Matt Cutts encourages you to Link to Your Sources

link to your sources

In a recent Google Webmaster Help video Matt Cutts encouraged people to “Link to Your Sources.”  The video also had an interesting question about where linking should be in a post or article.

I have a blog and I post original articles but I also like to link to the original website. So I link the website in a word in the first paragraph. Is this the right way or I should give a link separately at bottom.
nayanseth, India

It was a good and interesting question as it is something I have wondered about.  Whether I should link to a source in the text of the article or at the bottom.  Since Matt Cutts said either way Google will give credit to the original source and flow pagerank.   So as long as you have the link somewhere in the post or article, you are doing the right thing in Google's eyes.

I will sometimes link to article, news, graphic, etc. sources at the bottom of a post if I took them from many different places.  Including too many hyperlinks in an article can make it look cluttered and disorganized in my opinion and make it harder for someone to read the article.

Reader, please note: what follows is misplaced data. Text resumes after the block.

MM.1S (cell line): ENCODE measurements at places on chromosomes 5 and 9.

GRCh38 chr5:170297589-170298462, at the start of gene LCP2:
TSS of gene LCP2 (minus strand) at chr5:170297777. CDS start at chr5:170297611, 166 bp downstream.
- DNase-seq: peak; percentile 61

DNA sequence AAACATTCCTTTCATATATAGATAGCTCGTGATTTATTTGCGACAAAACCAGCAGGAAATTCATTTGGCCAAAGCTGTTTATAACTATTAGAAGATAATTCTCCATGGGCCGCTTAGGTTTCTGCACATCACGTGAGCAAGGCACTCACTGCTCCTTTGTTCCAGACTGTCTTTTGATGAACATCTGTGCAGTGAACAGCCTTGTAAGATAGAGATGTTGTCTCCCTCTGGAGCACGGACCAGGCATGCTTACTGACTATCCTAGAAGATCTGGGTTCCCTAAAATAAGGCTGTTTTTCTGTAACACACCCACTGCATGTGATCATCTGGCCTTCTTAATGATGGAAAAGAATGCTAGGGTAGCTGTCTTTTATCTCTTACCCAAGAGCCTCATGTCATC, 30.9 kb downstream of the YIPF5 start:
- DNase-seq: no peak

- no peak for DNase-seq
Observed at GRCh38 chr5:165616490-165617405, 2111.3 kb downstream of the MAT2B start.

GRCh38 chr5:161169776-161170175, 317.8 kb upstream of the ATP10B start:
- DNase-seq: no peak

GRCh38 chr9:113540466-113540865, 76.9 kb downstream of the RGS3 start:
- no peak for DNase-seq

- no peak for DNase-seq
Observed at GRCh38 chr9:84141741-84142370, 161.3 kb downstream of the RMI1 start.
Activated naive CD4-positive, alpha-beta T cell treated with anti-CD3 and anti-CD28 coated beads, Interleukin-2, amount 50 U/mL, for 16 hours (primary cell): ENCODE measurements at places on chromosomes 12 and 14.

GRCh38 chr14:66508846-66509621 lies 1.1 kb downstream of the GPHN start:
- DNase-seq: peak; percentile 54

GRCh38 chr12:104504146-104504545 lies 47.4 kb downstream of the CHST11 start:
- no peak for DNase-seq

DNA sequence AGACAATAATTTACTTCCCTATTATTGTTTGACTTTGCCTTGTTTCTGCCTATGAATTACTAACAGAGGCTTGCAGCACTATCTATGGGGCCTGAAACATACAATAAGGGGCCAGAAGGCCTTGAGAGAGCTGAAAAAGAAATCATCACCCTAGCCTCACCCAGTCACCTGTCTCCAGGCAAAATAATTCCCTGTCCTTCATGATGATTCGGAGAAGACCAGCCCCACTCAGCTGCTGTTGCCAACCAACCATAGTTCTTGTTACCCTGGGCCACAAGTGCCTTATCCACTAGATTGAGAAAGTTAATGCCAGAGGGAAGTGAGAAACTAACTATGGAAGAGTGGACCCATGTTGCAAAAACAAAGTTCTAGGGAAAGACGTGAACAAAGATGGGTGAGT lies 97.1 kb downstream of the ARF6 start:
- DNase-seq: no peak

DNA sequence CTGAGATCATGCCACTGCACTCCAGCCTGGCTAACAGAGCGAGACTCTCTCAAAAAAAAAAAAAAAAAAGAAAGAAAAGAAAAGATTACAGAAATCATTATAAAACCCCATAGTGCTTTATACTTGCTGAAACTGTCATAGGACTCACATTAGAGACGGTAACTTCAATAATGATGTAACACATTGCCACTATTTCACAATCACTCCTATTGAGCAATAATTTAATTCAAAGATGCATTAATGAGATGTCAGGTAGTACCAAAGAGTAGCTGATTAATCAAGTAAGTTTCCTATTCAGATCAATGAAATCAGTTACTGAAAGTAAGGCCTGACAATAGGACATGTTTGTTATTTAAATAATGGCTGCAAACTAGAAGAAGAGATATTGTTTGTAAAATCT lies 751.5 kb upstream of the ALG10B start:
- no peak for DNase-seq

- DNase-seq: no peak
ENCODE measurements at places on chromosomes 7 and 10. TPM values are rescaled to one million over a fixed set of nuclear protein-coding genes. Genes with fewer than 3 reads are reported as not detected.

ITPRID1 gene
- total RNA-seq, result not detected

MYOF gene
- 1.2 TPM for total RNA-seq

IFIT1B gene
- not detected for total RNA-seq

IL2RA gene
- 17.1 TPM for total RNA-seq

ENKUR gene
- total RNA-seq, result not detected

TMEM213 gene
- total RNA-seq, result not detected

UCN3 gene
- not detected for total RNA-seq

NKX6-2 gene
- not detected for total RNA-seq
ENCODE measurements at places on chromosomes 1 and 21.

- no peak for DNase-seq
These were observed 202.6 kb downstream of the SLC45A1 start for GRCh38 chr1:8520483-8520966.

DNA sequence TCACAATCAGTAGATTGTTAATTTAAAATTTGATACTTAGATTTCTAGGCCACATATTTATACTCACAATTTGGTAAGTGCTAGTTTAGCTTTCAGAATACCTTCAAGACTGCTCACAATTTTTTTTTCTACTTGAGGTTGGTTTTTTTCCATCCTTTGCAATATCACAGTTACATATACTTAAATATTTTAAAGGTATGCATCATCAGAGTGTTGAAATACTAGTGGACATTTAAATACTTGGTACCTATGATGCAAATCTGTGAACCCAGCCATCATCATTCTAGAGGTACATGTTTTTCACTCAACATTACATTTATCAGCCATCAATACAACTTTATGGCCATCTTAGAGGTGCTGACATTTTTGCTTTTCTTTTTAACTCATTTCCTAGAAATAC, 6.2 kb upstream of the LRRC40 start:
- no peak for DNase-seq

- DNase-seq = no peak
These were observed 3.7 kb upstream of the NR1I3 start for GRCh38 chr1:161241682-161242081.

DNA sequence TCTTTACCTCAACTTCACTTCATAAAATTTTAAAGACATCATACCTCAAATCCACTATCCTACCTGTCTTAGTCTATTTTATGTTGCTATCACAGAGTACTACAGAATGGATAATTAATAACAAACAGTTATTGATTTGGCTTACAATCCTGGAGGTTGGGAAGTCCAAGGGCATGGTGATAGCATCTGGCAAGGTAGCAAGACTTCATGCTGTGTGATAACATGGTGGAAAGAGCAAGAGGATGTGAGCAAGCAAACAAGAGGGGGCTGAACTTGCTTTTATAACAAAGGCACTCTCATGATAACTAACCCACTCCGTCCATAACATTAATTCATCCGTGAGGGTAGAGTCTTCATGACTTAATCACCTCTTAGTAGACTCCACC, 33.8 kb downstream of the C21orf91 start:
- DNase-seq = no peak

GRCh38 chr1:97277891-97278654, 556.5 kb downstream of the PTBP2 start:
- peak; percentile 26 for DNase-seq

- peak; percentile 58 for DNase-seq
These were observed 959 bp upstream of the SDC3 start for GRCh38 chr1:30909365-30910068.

Matt Cutts does point out in the video it is more convenient for a user when the source link is in the text.  His personal preference is to find the article source easily but that is not something that Google cares about.  Again, he also encourages publications and bloggers to “Link to Your Sources!” as he constantly notices when they don't.  I don't think you want to make Matt Cutts unhappy with your website.  Who knows what secret Google power he yields.

How do you link to article sources?  In a post text or at the bottom?

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  • I agree not linking is a personal bugaboo. However, I’m a lawyer by training so I might be more sensitive then the average person.

  • This is a personal pet peeve of mine. If I can’t read your bio and determine that you are an authority on a topic, your info is basically worthless to me unless you cite sources.

    • Not sure if reading a bio helps me determine that someone is an “authority” on a topic Jason. I’ve seen a lot of people with credentials, high traffic websites, and supposedly authority sites give kind of bad advice. Actually a lot of authority sites can be shitty. It just depends on the topic, article, and what someone is searching for.

      Also not everything requires a citation. When it does it is good to make sure to give credit where it is due. Are you pretty good about linking up to sources on WPRoudTable?